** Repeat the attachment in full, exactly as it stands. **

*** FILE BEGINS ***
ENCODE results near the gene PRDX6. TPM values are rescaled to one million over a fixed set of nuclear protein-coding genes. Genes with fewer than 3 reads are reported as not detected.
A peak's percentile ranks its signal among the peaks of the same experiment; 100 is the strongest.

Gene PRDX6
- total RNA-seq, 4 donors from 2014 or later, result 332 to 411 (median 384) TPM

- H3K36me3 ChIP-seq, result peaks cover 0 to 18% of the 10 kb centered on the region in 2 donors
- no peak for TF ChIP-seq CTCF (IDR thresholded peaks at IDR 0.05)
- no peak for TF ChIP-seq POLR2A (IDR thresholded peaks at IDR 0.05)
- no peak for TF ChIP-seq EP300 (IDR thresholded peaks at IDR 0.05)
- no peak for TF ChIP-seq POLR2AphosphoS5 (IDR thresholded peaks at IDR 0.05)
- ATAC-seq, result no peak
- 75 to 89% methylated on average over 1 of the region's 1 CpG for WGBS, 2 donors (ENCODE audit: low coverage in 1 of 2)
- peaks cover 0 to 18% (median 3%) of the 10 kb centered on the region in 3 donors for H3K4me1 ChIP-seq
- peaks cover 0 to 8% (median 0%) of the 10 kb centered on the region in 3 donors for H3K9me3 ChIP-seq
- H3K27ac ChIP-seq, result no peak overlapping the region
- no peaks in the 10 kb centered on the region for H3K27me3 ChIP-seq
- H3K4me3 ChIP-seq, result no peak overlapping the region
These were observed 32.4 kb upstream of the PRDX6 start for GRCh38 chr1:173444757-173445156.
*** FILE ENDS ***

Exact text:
ENCODE results near the gene PRDX6. TPM values are rescaled to one million over a fixed set of nuclear protein-coding genes. Genes with fewer than 3 reads are reported as not detected.
A peak's percentile ranks its signal among the peaks of the same experiment; 100 is the strongest.

Gene PRDX6
- total RNA-seq, 4 donors from 2014 or later, result 332 to 411 (median 384) TPM

- H3K36me3 ChIP-seq, result peaks cover 0 to 18% of the 10 kb centered on the region in 2 donors
- no peak for TF ChIP-seq CTCF (IDR thresholded peaks at IDR 0.05)
- no peak for TF ChIP-seq POLR2A (IDR thresholded peaks at IDR 0.05)
- no peak for TF ChIP-seq EP300 (IDR thresholded peaks at IDR 0.05)
- no peak for TF ChIP-seq POLR2AphosphoS5 (IDR thresholded peaks at IDR 0.05)
- ATAC-seq, result no peak
- 75 to 89% methylated on average over 1 of the region's 1 CpG for WGBS, 2 donors (ENCODE audit: low coverage in 1 of 2)
- peaks cover 0 to 18% (median 3%) of the 10 kb centered on the region in 3 donors for H3K4me1 ChIP-seq
- peaks cover 0 to 8% (median 0%) of the 10 kb centered on the region in 3 donors for H3K9me3 ChIP-seq
- H3K27ac ChIP-seq, result no peak overlapping the region
- no peaks in the 10 kb centered on the region for H3K27me3 ChIP-seq
- H3K4me3 ChIP-seq, result no peak overlapping the region
These were observed 32.4 kb upstream of the PRDX6 start for GRCh38 chr1:173444757-173445156.